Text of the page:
Security Agency Feuds Threaten Buhari’s Graft War in NigeriaBy and
Financial crimes commission at odds with secret police
Lawmakers haven’t approved Buhari’s anti-corruption czar
When agents of Nigeria’s financial crimes body arrived this month to arrest a former intelligence chief fired by President Muhammadu Buhari for stashing $43 million in cash in his wife’s apartment, they were stopped by armed secret policemen.
After a 10-hour standoff, the Economic and Financial Crimes Commission backed down in the upscale Asokoro district of the capital, Abuja, with its boss, Ibrahim Magu, vowing his agents would be back to arrest former National Intelligence Agency boss Ayodele Oke.
It was the latest in a string of incidents that have dented the credibility of Buhari’s war on graft. Propelled by pledges to tackle corruption, the 74-year-old former military ruler became in 2015 the first opposition candidate in Nigerian history to defeat an incumbent at the ballot box. The West African nation ranked 136 out of 176 countries in Transparency International’s Corruption Perception Index in 2016, the same as the year before.
Inter-agency rivalry has been a consistent feature of Buhari’s graft war. Twice he sent the nomination of Magu as head of the financial crimes commission, known as the EFCC, to lawmakers for approval, and on both occasions they rejected him based on state security police reports of alleged prior wrongdoing. That’s left the president’s anti-corruption czar in a weakened, acting capacity more than halfway into his tenure.
Lack of Clarity
“This clearly shows the lack of tactics and strategy in the approach of fighting corruption by the current administration,” said Oluseun Onigbinde, head of Lagos-based BudgIT, a civic group that lobbies for government transparency. “There’s no clarity on who’s directly responsible for arresting or prosecuting people.”
Presidential spokesman Garba Shehu said he couldn’t comment on the clash between the two security agencies over the attempted arrest of Oke when contacted by phone, saying he hadn’t been briefed on the matter. Buhari says his administration is making progress.
“The gains of our initiatives over the past 2 1/2 years have been very obvious to all Nigerians,” he said Nov. 22 while setting up a committee to audit assets recovered in the anti-graft campaign. “This is clear from the level of investigation, prosecution and forfeitures involving both public and private sector officials in the country.”
Before the aborted Asokoro operation, the government had been at pains for weeks to explain how a senior government official, Abdulrashid Maina, was quietly reabsorbed into the civil service and promoted to a new position in the interior ministry even though the financial crimes agency declared him wanted in 2014 for allegedly embezzling pension funds.
The justice ministry, the civil service commission and the internal affairs ministry traded accusations over which agency bore the greater responsibility for Maina’s recall after the online publication Premium Times broke the story. A leaked memo, which the government hasn’t denied, by civil service head Winifred Oyo-Ita showed that Buhari was warned the appointment of the wanted man would tarnish his anti-graft stance.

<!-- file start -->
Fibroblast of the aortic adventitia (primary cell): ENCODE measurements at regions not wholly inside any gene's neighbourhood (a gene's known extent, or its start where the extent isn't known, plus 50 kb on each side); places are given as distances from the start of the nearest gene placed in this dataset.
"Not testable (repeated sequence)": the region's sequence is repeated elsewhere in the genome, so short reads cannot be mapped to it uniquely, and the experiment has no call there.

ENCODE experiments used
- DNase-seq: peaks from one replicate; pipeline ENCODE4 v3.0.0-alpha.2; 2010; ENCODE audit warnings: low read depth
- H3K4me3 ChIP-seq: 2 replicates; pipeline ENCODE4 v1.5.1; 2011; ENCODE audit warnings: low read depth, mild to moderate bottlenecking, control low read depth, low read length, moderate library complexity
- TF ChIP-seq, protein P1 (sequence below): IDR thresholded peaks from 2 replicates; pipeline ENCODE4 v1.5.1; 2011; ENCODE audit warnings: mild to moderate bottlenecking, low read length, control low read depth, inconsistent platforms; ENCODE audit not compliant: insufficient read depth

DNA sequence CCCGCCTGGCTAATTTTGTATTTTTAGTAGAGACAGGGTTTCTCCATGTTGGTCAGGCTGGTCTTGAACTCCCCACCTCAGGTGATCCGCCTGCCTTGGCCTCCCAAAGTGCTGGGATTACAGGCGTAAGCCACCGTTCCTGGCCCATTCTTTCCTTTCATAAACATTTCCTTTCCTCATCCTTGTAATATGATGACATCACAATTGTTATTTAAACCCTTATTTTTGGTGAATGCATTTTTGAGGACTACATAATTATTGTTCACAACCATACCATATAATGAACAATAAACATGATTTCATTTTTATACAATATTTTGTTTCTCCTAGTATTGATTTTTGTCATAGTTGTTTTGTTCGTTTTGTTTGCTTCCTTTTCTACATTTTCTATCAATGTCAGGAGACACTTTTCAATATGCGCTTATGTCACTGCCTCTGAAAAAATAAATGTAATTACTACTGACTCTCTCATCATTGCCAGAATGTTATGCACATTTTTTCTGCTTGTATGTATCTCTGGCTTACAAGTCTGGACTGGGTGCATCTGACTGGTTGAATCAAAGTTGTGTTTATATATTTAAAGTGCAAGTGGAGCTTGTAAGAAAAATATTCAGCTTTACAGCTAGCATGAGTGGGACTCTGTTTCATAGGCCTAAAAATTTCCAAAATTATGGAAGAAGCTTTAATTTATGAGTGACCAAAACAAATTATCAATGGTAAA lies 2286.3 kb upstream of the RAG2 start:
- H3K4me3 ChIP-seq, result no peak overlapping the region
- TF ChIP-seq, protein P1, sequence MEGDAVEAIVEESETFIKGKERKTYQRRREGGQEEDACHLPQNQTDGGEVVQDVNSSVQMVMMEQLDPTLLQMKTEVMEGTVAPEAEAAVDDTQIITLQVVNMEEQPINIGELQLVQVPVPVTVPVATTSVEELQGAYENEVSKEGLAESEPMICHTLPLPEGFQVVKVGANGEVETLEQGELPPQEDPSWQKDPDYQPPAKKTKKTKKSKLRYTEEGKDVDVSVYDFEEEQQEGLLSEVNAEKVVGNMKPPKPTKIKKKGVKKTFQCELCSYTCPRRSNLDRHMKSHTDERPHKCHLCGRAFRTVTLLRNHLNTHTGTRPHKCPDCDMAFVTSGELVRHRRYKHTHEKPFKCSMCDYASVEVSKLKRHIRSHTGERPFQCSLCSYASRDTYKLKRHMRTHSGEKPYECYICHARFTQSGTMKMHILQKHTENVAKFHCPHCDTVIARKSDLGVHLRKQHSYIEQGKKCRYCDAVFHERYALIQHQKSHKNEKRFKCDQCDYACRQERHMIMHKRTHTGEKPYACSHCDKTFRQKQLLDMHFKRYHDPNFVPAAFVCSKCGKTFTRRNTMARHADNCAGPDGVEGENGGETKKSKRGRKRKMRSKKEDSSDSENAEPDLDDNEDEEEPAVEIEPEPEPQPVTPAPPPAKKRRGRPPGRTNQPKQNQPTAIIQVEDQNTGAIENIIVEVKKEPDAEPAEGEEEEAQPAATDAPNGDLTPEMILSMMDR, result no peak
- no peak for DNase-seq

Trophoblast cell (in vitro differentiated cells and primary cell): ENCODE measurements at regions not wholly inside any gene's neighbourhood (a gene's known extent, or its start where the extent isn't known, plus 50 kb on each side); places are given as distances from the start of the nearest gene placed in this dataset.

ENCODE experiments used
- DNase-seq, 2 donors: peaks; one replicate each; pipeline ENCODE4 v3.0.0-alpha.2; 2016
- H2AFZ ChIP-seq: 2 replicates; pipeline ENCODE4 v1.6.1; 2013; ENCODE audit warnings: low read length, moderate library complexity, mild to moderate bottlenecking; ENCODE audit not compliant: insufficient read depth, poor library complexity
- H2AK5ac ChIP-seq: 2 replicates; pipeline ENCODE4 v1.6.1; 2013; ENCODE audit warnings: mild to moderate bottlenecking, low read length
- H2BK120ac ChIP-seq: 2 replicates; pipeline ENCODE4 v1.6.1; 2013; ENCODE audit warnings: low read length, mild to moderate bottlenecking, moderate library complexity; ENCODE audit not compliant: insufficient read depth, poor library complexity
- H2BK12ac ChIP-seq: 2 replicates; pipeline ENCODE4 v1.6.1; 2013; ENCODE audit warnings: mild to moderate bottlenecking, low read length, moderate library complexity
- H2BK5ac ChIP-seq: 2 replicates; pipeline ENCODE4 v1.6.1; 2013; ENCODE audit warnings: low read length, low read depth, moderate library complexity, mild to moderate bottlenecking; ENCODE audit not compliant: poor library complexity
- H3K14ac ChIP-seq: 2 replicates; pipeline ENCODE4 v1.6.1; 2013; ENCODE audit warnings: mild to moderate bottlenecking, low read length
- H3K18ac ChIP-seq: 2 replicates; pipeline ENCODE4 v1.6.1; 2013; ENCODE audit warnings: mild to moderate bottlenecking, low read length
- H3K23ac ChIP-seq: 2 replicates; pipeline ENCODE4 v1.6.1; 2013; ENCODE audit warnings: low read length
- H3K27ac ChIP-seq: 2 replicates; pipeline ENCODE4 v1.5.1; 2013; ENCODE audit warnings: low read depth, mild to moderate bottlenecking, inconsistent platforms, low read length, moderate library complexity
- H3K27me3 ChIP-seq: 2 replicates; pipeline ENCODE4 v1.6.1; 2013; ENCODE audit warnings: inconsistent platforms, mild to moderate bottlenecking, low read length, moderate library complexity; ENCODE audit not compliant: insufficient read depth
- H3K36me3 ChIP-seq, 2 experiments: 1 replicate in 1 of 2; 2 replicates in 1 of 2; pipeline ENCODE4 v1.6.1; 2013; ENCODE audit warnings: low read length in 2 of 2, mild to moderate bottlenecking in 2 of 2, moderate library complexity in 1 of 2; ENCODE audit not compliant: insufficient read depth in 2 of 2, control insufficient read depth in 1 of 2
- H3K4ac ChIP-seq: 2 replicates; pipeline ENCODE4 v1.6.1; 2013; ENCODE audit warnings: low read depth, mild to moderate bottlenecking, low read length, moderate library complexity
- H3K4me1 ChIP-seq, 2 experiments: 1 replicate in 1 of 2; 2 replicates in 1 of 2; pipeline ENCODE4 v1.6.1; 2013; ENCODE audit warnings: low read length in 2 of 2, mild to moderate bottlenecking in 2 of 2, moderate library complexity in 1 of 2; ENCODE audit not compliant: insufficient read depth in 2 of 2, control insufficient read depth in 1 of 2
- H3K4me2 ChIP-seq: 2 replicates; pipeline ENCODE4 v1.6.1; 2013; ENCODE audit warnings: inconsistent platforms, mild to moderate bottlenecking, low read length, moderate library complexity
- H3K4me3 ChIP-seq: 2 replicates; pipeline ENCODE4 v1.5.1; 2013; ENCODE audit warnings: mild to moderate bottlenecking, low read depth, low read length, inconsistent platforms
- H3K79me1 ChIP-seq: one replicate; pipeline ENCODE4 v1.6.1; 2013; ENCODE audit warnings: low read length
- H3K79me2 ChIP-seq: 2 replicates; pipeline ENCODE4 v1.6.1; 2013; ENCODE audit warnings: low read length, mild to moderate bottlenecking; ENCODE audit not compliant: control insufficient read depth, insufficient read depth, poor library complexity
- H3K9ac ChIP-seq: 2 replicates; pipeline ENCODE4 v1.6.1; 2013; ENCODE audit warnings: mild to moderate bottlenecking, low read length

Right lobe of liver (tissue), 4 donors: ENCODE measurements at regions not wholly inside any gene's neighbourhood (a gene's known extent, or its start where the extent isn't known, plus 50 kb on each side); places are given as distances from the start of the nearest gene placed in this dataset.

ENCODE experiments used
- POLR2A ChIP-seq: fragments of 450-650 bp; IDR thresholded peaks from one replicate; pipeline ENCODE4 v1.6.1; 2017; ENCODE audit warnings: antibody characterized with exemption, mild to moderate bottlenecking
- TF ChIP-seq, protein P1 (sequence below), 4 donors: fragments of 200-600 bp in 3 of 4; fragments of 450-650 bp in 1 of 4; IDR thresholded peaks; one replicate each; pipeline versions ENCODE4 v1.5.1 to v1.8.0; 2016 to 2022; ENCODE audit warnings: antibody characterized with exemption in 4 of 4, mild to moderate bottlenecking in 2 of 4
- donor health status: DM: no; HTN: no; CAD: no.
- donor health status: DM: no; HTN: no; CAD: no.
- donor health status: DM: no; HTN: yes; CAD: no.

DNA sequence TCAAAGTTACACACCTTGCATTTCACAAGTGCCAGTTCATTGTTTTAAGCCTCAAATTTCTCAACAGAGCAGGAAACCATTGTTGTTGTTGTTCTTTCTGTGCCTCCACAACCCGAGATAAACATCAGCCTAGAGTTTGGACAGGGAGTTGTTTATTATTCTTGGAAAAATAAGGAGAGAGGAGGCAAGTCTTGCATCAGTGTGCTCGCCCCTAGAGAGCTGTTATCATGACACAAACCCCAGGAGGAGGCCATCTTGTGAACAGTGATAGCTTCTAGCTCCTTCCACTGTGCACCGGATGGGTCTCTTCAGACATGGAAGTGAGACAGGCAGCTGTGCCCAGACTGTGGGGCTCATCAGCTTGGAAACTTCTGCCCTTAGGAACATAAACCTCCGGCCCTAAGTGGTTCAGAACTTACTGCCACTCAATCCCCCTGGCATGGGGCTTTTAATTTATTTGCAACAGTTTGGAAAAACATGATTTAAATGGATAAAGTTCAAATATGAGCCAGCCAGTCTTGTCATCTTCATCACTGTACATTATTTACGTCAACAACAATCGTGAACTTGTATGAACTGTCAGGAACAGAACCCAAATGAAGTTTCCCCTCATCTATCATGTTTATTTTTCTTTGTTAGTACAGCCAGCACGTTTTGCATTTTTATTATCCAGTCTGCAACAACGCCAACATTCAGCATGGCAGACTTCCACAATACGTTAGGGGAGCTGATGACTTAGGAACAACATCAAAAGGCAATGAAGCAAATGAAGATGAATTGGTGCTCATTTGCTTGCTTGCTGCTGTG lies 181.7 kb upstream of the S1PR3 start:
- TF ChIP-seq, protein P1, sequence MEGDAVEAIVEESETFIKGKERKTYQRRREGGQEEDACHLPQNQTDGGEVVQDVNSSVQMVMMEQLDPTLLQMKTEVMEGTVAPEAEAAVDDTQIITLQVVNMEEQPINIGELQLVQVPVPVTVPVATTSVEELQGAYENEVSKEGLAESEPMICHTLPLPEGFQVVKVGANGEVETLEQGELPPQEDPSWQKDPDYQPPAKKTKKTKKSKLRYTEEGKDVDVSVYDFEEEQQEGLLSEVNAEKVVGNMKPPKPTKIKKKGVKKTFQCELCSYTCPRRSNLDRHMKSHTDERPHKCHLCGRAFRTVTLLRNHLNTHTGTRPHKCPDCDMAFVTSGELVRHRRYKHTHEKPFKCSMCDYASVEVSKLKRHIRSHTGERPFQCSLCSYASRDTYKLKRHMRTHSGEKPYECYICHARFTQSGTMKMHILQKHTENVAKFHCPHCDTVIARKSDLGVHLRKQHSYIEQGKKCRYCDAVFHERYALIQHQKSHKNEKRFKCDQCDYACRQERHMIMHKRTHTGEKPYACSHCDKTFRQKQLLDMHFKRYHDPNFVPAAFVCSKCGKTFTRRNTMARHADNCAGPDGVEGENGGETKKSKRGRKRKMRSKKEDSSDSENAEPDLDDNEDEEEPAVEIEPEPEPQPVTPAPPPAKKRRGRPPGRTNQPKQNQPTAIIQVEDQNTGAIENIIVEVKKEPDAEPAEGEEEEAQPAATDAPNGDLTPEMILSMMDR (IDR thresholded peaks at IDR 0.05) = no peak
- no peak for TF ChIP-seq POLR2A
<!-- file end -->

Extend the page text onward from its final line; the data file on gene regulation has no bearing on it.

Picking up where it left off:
“It’s very clear that the president isn’t in control and his aides are busy fighting to protect their fiefdoms,” said Cheta Nwanze of SBM Intelligence, a Lagos-based business advisory group. “The significance is that the anti-corruption war has failed.”
After the news about Maina broke, Buhari ordered his immediate dismissal, and he’s now wanted by the financial crimes agency. The president also fired Oke from the National Intelligence Agency as well as Babachir Lawal from his post of secretary to the government. He’s accused of diverting funds for people forced to flee their homes by Boko Haram’s Islamist insurgency in the northeast.
The administration’s critics say it’s showed more rigor in targeting its perceived opponents than its supporters.
On taking office, Buhari moved quickly against officials who served under his predecessor Goodluck Jonathan, including the former national security adviser Sambo Dasuki, detaining and charging them with corruption. The financial crimes agency has pursued cases of alleged corruption by Jonathan’s oil minister, Diezani Alison-Madueke, winning court rulings for her to forfeit money and properties worth about $59 million to the government.
Critics frequently cite the case of Musiliu Obanikoro, a former defense minister under Jonathan who’s faced allegations by the EFCC of receiving more than 4.7 billion naira ($13 million) in slush funds from Dasuki and who left Nigeria after Buhari took office. Returning more than a year later, he was detained briefly and released, and has now defected to the ruling All People’s Congress party.
“Maybe the case of Obanikoro will be forgotten now that he has cross-carpeted to the APC,” Idayat Hassan, executive director of Abuja-based Centre for Democracy and Development, said in a phone interview. “They’ll probably invite him over for investigation and let the case fizzle out.”
Similarly, 48 houses in Abuja seized by the financial crimes agency from Timipre Sylva, a former state governor and Buhari supporter, were returned to him last year after a federal court in the city threw out EFCC charges against him. Both Obanikoro and Sylva deny wrongdoing.
“It sends a signal to the public that there isn’t really a fight against corruption,” Hassan said. “The agencies are working at cross-purposes.”